gadgets · gear · trackers

Fitness trackers as health trackers and COVID-19

Last September I decided I was done with fitness watches that track steps (and other stuff). See Why Sam isn’t getting a fitness watch. I bought an analog watch for work so I could keep track of the time without looking at my phone.

From that post, “The problem is that they mostly track steps and my steps are very limited these days. When I wear one I’m conscious of how little I’m walking and sometimes I walk when I shouldn’t. My knees are happiest on days with fewer than 5000 steps. I get that just walking around campus and taking the dog around the block. I try to put step counts away but it’s so hard. See You are so much more than your step count.”

And then COVID-19 hit and I started tracking my daily temperature. I struggled a bit with sleep and I was curious to know what was going on with my resting hours. I’m feeling much more at ease with walking less and I’ve got a pretty good idea of the amount of walking that feels good for my knee.

I’ve had pneumonia a few times as an adult and I’ve had nurses track my blood oxygen levels and I was intrigued that new fitness trackers also contain pulse oximeters. No, they’re not medical devices and they’re not as accurate as having a medical professional measure it but they are supposed to be good at measuring change over time.

One of the problems COVID-19 patients have is that feel like they are breathing comfortably but their blood oxygen levels can be scarily low. Does that mean you need a home pulse oximeter? I’m going with no but if a fitness watch came with one or would be a definite bonus, right?

Interestingly the pulse oximeter trend started before COVID-19. See here. It’s useful information for athletic recovery, mountain climbers and others who train at altitude, as well as for detecting sleep apnea.

The other COVID-19 tracking capability that fitness watches might be useful for is resting heart rate. More than fever, a rise in resting heart rate can be a sign your body is fighting off a virus. This is true even in otherwise asymptotic people. “Every single time someone got sick with a viral infection, we could pick up their heart rate increasing well before they were symptomatic.”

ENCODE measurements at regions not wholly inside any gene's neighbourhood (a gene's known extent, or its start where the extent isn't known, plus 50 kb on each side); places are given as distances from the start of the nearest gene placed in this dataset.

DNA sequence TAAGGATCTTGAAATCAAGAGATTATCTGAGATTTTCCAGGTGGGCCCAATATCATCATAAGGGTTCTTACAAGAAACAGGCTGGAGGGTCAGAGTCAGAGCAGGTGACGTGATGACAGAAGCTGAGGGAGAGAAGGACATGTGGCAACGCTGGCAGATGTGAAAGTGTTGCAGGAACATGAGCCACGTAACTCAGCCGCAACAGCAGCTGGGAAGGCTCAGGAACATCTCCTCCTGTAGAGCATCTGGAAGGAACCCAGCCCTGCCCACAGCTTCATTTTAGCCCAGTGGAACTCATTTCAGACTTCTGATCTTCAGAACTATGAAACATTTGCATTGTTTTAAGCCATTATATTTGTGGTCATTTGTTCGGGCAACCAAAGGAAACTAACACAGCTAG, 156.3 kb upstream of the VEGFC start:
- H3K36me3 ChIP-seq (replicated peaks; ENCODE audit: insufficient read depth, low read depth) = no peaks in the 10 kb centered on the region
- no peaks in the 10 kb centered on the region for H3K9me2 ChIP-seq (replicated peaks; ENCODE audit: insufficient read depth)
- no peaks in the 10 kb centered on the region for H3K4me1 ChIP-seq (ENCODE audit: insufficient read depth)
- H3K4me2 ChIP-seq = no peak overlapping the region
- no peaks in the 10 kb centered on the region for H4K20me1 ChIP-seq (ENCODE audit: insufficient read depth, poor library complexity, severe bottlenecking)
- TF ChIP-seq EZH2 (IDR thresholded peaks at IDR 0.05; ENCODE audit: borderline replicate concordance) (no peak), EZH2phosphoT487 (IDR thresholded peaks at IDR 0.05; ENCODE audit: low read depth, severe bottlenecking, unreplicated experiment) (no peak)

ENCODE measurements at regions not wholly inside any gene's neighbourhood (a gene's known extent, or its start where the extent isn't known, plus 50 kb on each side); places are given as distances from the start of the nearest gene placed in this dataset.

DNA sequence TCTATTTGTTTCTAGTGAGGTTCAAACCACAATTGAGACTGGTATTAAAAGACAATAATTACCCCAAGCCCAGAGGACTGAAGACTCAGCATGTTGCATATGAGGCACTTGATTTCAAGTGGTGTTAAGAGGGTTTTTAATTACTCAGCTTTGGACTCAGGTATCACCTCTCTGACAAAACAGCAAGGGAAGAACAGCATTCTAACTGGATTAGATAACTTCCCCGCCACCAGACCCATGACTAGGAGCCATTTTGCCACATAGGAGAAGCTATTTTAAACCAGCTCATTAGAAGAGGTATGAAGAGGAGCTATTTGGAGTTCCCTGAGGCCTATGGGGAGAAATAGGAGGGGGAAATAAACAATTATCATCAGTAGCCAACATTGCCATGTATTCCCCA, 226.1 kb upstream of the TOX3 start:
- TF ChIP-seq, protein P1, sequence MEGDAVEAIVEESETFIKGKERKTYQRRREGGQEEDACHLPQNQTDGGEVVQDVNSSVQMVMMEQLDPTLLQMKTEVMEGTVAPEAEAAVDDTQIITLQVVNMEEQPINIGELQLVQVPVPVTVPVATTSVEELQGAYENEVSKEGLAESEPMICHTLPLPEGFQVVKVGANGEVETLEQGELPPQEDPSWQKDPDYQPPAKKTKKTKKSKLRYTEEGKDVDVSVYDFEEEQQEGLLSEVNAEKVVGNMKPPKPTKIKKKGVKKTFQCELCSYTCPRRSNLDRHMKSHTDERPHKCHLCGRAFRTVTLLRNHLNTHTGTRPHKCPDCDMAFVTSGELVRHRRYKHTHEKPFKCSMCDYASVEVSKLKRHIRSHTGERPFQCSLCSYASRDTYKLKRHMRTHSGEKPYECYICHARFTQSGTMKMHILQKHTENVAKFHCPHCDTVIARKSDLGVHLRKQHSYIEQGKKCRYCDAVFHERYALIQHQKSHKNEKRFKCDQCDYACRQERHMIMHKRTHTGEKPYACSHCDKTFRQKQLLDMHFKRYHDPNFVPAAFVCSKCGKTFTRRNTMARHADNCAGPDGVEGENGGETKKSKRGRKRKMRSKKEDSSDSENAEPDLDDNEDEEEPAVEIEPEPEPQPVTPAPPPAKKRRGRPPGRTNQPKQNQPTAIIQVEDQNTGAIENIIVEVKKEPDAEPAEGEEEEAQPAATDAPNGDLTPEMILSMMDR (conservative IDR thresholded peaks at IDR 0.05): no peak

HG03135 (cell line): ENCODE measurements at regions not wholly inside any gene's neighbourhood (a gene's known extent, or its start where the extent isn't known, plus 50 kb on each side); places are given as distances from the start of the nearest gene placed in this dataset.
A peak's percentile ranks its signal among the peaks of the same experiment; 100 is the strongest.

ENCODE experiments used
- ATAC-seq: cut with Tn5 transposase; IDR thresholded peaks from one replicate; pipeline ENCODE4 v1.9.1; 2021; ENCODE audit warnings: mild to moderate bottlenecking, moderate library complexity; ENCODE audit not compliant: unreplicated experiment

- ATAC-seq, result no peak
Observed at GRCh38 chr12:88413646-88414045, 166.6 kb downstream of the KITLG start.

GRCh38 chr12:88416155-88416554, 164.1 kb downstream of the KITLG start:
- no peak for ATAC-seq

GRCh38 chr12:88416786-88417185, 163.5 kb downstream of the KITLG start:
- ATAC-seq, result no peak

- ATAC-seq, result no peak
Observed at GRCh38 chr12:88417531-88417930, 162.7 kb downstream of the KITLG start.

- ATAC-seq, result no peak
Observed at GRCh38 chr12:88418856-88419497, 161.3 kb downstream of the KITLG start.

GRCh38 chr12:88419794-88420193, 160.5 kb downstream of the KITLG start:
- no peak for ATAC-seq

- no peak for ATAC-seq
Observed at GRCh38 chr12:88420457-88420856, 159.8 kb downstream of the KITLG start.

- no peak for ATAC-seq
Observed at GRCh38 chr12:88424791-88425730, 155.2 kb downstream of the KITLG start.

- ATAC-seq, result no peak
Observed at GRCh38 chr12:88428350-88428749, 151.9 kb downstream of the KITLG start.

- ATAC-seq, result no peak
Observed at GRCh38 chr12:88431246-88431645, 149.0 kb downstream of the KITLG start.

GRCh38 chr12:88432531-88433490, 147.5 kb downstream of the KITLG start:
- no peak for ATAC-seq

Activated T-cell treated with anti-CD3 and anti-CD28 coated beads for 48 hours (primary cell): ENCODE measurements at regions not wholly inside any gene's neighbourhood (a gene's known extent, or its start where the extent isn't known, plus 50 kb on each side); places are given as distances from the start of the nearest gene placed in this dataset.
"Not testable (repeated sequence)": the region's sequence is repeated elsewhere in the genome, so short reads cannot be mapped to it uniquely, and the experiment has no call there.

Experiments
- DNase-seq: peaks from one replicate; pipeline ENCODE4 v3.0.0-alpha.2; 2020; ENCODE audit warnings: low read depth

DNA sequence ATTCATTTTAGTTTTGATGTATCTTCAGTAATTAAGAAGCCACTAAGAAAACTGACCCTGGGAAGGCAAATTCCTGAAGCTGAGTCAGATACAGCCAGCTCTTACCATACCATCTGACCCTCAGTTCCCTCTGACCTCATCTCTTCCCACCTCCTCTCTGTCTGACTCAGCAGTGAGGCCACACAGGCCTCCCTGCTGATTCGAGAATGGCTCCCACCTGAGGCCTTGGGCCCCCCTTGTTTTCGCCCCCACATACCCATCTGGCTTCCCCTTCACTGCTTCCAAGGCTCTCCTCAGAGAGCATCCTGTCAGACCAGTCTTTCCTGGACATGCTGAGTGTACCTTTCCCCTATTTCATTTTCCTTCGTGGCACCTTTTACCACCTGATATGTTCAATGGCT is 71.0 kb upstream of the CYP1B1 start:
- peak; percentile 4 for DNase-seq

I’m worried about getting COVID-19 and getting sick but I’m also extra worried about getting it and not knowing I have it. That’s why I’ve been regularly taking my temperature.

YMMV, but for me, tracking this stuff makes me feel less anxious and more in control.

You can either just track your own individual information to gather intel about your health or agree to be part of one of many studies pooling the data to track COVID-19.

Here’s more to read if you’re interested:

Can Fitness Trackers Detect Coronavirus Symptoms?

Apple Watch, Fitbit May Help Spot Emerging Coronavirus Outbreaks

Scientists Want to Know if Fitness Trackers Can Detect Covid ..

I bought a Garmin vivoactive 4, image featured above. I’ll blog more about the watch and its other fancy features in a bit. This is my first time owning a watch that can do so many things and I’m not sure I need to read my email on my watch.

 I’m curious though, are you tracking any of your health data differently since COVID-19?

4 thoughts on “Fitness trackers as health trackers and COVID-19

  1. I also have really noticed a drastic reduction in step count from pre-pandemic times. Just because of how big the campus at work is I often would get >9k steps in a normal day. Now if I don’t do something consciously I might only get a couple of thousand.

    Interesting – I didn’t know that pulse oximiters were becoming an option for fitness watches. I’m a huge fan of “quantified self” but that might be more info than I need. What I do notice, though, is looking back at the time I was sick with what was likely to be COVID-19 (if not it was another *really* nasty infection), my fitness watch registered sustained heart rates almost 10% *over* my measured max rate. I also saw the sleep tracking really change. It was normal (7-7.5 hr/day) up until I showed symptoms then 9-12 hours/day. And then after that for a good two weeks it was averaging around 9 hours/day and I was *exhausted*. I would literally wake from naps thinking “What a great nap – but also such tiring work. I could use another nap.” Almost all back to normal now it seems though I would say that I feel sleepier than usual. But then I’ve been doing much more exercise every day since the state of emergency was declared so that could also be a factor.

    Stay safe and thanks for sharing Dr. Zajdlik’s latest post. I hadn’t read her recently and it was so lovely. She’s one really great human…

    Liked by 1 person

    1. You can turn off the pulsox sensor pretty easily which is good because it’s battery intense. You can also have it set to just run while you sleep which is also useful. I’m still playing with it. So far all good, all in the green zone.

      Liked by 1 person

  2. I have never owned a fitness tracker, but I am finally feeling I want to be on that boat. It’s getting old lugging my phone around for every one of my workouts or to remember to put them in after 3+ hours of teaching activity courses (because I don’t use my phone during class).

    Like

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